11 | Automatic differentiation and spectral projected gradient methods for optimal control problems - Birgin, Evtushenko - 1998 |

7 |
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Citation Context |

7 |
Convergence of a gradient projection method
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(Show Context)
Citation Context ...for all x ∈ Ω. The proof of our first theorem relies on Proposition 2.3.3 in Bertsekas [3], which is related to the Armijo condition along the projection arc. This proposition was originally shown in =-=[14]-=-. For completeness we include in the next lemma some technical results from [3] that will be used in our proof. Lemma 2.2 (i) For all x ∈ Ω and z ∈ IR n , the function h : [0, ∞) → IR given by h(s) = ... |

7 |
Mesh independence for nonlinear least squares problems with norm constraints
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Citation Context ...ible set when this is simple enough, a fact that is fully exploited in SPG1 and SPG2. Boxes are not the only type of sets on which it is trivial to project. The normconstrained regularization problem =-=[18, 23, 24, 32]-=-, defined by Minimize f(x) subject to x T Ax ≤ r (15) where A is symmetric positive definite can be reduced to ball constrained minimization by a change of variables and, in this case, projections can... |

7 | On some properties of quadratic programs with a convex quadratic constraint
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Citation Context ...minimization by a change of variables and, in this case, projections can be trivially computed. A particular case of (15) is the classical trust-region subproblem, where f is quadratic. Recently (see =-=[20, 25]-=-) procedures for escaping from nonglobal stationary points of this problem have been found and, so, it becomes increasingly important to obtain fast algorithms for finding critical points especially i... |

7 |
Family of projected descent methods for optimization problems with simple bounds
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- 1997
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Citation Context ... continuous projected path that will be properly defined in Section 2. The convergence properties of the projected gradient method for different choices of stepsize have been extensively studied. See =-=[2, 3, 7, 11, 16, 19, 22, 30]-=-, and other authors. For an interesting review of the different convergence results that have been obtained under different assumptions, see Calamai and Moré [7]. For a complete survey see Dunn [12]. ... |

6 |
A constrained least squares regularization method for nonlinear ill--posed problems
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Citation Context ...ible set when this is simple enough, a fact that is fully exploited in SPG1 and SPG2. Boxes are not the only type of sets on which it is trivial to project. The normconstrained regularization problem =-=[18, 23, 24, 32]-=-, defined by Minimize f(x) subject to x T Ax ≤ r (15) where A is symmetric positive definite can be reduced to ball constrained minimization by a change of variables and, in this case, projections can... |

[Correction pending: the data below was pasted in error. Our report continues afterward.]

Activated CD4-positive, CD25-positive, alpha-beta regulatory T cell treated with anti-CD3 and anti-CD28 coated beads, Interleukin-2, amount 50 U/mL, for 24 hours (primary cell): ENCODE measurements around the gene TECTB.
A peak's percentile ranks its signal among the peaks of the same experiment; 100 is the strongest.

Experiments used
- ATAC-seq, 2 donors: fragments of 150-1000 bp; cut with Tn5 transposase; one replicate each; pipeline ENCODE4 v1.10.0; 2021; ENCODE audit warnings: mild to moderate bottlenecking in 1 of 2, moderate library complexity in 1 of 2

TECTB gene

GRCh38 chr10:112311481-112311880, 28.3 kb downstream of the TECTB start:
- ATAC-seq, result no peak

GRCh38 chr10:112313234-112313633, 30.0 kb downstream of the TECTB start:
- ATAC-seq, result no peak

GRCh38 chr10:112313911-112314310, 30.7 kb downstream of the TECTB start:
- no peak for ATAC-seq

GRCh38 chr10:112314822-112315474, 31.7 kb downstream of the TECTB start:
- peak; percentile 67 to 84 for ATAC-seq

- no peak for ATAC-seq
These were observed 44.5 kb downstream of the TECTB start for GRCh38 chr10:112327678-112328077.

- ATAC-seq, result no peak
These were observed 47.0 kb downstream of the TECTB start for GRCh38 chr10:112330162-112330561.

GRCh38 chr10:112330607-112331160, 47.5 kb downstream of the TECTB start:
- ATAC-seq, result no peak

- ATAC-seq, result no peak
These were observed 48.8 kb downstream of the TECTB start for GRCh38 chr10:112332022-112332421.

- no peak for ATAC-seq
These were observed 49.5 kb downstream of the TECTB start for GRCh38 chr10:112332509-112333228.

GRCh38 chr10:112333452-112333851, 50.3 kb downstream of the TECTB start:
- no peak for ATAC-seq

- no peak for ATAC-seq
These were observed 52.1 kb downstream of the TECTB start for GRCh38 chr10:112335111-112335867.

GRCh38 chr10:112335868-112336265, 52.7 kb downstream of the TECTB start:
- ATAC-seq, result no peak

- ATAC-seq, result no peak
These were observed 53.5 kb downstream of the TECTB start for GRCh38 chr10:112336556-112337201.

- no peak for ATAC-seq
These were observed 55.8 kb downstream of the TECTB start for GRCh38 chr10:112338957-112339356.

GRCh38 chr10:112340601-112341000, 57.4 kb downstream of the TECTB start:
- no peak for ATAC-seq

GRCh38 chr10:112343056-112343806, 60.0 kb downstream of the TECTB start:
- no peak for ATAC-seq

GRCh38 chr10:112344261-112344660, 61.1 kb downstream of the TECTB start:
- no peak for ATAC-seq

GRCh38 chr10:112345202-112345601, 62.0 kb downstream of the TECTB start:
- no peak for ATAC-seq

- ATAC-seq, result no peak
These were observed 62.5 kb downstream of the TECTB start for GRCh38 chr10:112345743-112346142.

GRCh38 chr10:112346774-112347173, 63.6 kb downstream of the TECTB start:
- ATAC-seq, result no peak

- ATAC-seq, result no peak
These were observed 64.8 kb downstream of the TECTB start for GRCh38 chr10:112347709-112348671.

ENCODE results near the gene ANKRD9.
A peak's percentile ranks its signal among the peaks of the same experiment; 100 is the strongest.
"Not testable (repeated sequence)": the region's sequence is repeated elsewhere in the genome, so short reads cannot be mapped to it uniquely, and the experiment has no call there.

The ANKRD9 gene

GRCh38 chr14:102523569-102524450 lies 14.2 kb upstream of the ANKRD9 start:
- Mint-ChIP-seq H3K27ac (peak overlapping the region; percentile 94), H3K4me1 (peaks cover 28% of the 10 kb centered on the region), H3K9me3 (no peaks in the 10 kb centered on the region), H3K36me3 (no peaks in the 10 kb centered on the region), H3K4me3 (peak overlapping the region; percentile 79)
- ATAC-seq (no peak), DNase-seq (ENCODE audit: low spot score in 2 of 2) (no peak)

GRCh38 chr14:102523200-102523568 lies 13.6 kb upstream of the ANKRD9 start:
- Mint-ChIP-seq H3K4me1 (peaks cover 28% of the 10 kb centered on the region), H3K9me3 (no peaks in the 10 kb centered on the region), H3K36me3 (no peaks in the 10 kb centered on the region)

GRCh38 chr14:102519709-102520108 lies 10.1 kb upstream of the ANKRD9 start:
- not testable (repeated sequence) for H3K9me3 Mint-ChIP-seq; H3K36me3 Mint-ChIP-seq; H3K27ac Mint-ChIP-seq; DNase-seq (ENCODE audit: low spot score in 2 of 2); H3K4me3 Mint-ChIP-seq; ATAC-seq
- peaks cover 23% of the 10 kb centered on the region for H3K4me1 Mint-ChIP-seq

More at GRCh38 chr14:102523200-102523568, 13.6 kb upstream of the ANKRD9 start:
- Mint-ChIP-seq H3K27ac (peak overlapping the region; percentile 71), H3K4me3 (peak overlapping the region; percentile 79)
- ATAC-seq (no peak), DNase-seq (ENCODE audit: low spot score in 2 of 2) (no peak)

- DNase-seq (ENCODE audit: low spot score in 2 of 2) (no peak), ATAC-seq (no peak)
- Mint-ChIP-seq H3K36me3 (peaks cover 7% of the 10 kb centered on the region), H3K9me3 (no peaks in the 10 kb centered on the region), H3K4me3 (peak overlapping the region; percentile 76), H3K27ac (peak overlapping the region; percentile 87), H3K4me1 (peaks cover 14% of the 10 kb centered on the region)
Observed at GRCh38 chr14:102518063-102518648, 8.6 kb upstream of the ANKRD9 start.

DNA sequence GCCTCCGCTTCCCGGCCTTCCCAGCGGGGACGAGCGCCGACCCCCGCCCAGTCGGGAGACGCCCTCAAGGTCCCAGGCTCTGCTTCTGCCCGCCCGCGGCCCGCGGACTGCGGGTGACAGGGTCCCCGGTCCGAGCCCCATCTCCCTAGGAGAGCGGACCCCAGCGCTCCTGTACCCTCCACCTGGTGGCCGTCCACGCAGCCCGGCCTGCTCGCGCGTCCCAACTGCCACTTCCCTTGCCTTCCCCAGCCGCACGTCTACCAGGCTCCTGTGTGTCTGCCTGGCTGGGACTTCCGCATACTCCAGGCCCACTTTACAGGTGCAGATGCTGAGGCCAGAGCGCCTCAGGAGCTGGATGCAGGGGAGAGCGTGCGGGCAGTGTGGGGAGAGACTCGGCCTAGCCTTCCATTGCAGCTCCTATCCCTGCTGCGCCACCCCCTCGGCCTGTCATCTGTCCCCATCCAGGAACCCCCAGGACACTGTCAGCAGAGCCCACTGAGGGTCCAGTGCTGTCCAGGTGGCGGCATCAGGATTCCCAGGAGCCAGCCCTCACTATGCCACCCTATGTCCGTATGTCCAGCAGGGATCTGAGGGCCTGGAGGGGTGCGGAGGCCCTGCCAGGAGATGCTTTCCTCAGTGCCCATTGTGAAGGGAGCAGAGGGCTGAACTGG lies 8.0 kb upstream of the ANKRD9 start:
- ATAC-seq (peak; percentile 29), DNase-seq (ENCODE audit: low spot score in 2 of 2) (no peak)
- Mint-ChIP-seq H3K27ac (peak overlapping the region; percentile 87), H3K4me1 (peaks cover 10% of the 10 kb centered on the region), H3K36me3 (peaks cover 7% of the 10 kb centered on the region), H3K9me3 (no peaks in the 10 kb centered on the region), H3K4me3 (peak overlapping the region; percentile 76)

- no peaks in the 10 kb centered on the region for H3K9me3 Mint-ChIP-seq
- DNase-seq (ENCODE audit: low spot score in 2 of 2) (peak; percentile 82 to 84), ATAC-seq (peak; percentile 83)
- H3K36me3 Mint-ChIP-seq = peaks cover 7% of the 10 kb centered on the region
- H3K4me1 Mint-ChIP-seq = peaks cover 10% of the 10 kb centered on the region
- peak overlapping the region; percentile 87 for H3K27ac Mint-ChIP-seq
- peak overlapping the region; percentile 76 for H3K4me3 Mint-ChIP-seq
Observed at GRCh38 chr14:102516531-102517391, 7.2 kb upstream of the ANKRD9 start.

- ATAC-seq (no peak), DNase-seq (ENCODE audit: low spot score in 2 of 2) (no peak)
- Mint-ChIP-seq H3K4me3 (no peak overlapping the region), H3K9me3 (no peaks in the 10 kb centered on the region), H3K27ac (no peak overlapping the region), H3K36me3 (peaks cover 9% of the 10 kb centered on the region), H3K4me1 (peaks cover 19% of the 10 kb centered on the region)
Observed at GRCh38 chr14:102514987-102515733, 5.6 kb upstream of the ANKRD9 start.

5 |
Toint [1988], Global convergence of a class of trust region algorithms for optimization with simple bounds
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Citation Context |

5 | 1997], Convergence results on an algorithm for norm constrained regularization and related problems
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(Show Context)
Citation Context |

4 |
Borwein [1988], Two point step size gradient methods
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(Show Context)
Citation Context ...o the nonmonotone line search schemes developed by Grippo, Lampariello and Lucidi [17] for Newton’s method. Second, we propose to associate the spectral steplength, introduced by Barzilai and Borwein =-=[1]-=- and analyzed by Raydan [26]. This choice of steplength requires little computational work and greatly speeds up the convergence of gradient methods. In fact, while the spectral gradient method appear... |

4 |
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- A
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Citation Context ...d the practical version of Bertsekas [2] that enforces an Armijo type of condition along the curvilinear projection path. This practical version is based on the original version proposed by Goldstein =-=[16]-=- and Levitin and Polyak [19]. We also apply the new ingredients to the feasible continuous projected path that will be properly defined in Section 2. The convergence properties of the projected gradie... |